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Help SCCF further their research, conservation efforts through adoption programs

By Staff | Jun 28, 2017

Adopt A Shorebird gives individuals the option of choosing a snowy plover (pictured), Wilson’s plover and least terns for $30. ALEXIS HORN

The community can help protect sea turtles, shorebirds and indigo snakes through the simple click of a button on the Sanibel-Captiva Conservation Foundation’s website for its adoption programs.

Sanibel-Captiva Conservation Foundation Public Outreach Coordinator Alexis Horn said the Adopt An Indigo Snake is the newest program, which became available this year. In redoing the organization’s website, she said they wanted to set up a new donation program while educating the community about particular species.

“In having it online, anyone can access it. They don’t have to print out a PDF and mail it in. It is all instantaneous,” Horn said. “We are really excited that there is an ease of use. You can do it from your phone, or your tablet.”

All of the donations help the organization purchase supplies to further their research.

“What we are really trying to accomplish with these programs is education and program support,” Horn said.

Individuals can Adopt A Sea Turtle Nest for $75, which will help in the conservation and research efforts of the Sanibel-Captiva Conservation Foundation Sea Turtle Program. ALEXIS HORN

The monitoring of sea turtles began with Charles LeBuff and Caretta Research, Inc in the late 1950s. In 1992, SCCF took over the program when Caretta Research Inc. disbanded.

Every year, from April through October more than 100 volunteers survey 18 miles of beach from the Sanibel Lighthouse to Blind Pass every morning.

The Adopt A Sea Turtle Nest program began 10 years ago and has become the staple program.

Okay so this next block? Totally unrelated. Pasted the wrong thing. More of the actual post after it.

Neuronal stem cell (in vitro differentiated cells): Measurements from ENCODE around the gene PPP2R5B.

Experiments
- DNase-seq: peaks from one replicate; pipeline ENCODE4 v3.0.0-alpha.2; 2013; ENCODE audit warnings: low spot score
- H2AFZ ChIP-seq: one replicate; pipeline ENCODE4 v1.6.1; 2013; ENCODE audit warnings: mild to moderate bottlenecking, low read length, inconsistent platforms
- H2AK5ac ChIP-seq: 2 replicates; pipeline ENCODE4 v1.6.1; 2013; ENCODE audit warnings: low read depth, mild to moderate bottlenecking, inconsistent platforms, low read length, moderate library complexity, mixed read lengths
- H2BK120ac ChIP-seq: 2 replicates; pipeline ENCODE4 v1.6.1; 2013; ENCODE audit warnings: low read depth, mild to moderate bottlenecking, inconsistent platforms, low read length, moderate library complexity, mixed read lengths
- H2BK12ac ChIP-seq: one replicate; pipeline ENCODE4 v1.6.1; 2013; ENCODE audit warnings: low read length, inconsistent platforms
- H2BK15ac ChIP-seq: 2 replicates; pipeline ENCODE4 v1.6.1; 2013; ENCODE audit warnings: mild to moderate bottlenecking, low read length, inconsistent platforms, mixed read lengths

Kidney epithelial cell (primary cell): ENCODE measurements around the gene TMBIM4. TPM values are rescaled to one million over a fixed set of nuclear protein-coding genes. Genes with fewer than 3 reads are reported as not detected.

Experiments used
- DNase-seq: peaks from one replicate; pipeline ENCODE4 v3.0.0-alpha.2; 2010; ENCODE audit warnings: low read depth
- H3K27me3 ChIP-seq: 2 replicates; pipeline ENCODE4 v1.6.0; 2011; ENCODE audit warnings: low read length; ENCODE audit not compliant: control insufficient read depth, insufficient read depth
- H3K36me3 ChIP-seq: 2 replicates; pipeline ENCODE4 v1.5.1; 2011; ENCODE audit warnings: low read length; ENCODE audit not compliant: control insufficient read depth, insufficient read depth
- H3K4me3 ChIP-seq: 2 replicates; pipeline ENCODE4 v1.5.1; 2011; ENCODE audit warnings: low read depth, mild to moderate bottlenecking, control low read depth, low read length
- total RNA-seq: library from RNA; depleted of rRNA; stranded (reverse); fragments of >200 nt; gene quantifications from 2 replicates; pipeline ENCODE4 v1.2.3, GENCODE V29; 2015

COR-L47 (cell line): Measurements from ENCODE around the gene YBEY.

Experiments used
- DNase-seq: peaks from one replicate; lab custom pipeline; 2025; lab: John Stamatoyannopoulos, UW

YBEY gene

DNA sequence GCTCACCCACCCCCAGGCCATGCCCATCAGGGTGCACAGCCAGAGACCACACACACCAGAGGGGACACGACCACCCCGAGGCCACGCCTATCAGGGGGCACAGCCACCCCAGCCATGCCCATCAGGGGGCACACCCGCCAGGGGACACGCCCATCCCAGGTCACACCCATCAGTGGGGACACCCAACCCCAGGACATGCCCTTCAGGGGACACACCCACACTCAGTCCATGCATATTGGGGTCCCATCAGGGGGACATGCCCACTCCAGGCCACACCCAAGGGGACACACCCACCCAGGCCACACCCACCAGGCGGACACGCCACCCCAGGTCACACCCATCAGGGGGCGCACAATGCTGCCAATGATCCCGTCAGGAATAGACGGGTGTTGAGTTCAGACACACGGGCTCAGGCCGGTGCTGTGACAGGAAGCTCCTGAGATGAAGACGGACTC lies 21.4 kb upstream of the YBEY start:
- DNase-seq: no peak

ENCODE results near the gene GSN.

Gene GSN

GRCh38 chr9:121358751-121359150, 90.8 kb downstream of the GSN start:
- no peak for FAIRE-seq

“People get them as gifts for their grandkids, their friends and themselves,” she said. “It’s a great program.”

With a $75 donation, individuals will receive a T-shirt, as well as thank you note immediately. A certificate will also be given in December, which shares such information as how many hatchlings their adopted nest had, and where the nest was located.

The newest Sanibel-Captiva Conservation Foundation program, Adopt An Indigo Snake, will help the organization research and sustain the population with a $75 donation. ALEXIS HORN

“The money we get from the Adopt A Sea Turtle Nest goes towards supplies, like the staking, signs for education, tags . . . the nitty gritty stuff that keeps our program running from day-to-day,” Horn said. “We are always in need of supplies for sea turtle nests.”

Last year, SCCF began putting up educational signs on the posts surrounding each nest. The signs are a great addition to the volunteers, who are already sharing a plethora of information every day while out patrolling the beaches.

“It’s an invaluable education tool with having those volunteers out on the beach every single day. They are so knowledgeable on everything with sea turtles and I think that passion that they have for it inspires passion in beachgoers and tourists,” Horn said.

The second longest program, Adopt A Shorebird, began five years ago. Horn said individuals can choose which shorebird they would like to adopt – the snowy plover, Wilson’s plover, or least terns.

With the adoption of $30 individuals will receive a certificate.

“It goes towards fencing to protect the nest, GPS units, our banding equipment . . . this allows tracking of nesting success, as well as follows the fledglings. We just started the snowy plover banding project this year,” Horn said. “It’s great timing in trying to get those supplies rolling for future years and making sure we have enough for this year.”

The newest program, Adopt an Indigo, is $75, which includes a certificate and T-shirt.

The adoption program allows SCCF to pay for microchips, scanners, equipment, education pamphlets, as well as fuel when they have to travel to North Captiva.

“The indigo population on barrier islands is very few and far in-between in Florida. I think we have one of the largest monitoring programs as a barrier island,” Horn said.

In 2012, the SCCF Pine Island Eastern Indigo Snake Project was established for research, as well as helping to sustain the last known viable populations on barrier islands of Florida. The population has declined because of habitat fragmentation, and roads.

Horn said the indigo snake is not something to be feared because they are extremely docile.

“They play a really vital role in the health of the ecosystem,” she said. “They eat the venomous snakes, like rattlesnakes.”

For more information about the adoption programs, visit sccf.org/our-work/species-adoption-programs.